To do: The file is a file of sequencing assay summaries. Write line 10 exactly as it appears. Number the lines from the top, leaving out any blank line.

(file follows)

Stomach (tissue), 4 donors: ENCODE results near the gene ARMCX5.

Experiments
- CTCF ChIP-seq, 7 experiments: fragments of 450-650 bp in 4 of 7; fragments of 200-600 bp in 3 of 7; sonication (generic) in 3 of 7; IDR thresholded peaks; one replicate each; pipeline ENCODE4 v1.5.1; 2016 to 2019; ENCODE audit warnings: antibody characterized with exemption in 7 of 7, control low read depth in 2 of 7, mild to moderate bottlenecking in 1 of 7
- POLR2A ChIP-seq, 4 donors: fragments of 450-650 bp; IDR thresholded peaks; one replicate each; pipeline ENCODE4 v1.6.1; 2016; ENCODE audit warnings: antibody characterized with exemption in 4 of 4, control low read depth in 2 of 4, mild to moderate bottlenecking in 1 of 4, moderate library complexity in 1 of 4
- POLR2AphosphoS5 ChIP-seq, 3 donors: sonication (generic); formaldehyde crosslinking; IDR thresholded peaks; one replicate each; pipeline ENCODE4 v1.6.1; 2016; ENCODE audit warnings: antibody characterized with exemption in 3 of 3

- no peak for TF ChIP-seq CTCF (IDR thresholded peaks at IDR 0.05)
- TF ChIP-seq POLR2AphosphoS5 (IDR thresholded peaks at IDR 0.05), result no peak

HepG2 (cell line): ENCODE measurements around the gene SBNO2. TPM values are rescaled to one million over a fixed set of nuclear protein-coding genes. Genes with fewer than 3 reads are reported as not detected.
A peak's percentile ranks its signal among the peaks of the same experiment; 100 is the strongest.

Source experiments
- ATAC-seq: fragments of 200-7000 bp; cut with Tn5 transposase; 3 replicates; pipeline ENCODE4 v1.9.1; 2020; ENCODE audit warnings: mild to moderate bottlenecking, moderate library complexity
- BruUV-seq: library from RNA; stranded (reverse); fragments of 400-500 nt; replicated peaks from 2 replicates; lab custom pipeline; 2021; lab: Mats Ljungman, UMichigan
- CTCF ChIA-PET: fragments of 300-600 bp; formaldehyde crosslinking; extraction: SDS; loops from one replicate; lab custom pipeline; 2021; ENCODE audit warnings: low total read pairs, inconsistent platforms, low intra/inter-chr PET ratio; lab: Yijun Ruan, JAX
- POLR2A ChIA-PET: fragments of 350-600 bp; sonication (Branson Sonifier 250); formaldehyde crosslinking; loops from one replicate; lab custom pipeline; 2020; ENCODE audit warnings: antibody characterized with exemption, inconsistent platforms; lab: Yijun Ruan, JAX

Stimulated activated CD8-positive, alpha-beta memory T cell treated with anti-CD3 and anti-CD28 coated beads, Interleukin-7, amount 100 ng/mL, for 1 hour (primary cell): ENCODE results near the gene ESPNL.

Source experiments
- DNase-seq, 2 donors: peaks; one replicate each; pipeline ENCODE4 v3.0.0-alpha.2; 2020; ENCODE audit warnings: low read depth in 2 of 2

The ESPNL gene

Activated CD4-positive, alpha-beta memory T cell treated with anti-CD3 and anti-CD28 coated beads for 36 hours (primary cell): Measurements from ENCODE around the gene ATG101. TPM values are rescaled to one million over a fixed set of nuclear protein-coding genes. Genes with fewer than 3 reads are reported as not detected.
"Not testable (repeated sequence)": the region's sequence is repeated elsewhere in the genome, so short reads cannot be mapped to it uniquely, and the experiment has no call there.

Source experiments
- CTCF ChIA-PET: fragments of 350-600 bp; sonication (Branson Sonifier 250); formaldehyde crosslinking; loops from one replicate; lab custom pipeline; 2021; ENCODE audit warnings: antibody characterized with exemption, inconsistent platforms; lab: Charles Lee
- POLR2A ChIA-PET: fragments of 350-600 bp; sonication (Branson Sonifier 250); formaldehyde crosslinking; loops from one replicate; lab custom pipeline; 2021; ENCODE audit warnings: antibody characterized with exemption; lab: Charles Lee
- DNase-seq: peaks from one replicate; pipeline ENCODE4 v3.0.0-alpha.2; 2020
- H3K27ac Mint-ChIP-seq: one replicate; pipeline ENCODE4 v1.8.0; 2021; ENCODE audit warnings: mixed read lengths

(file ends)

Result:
Source experiments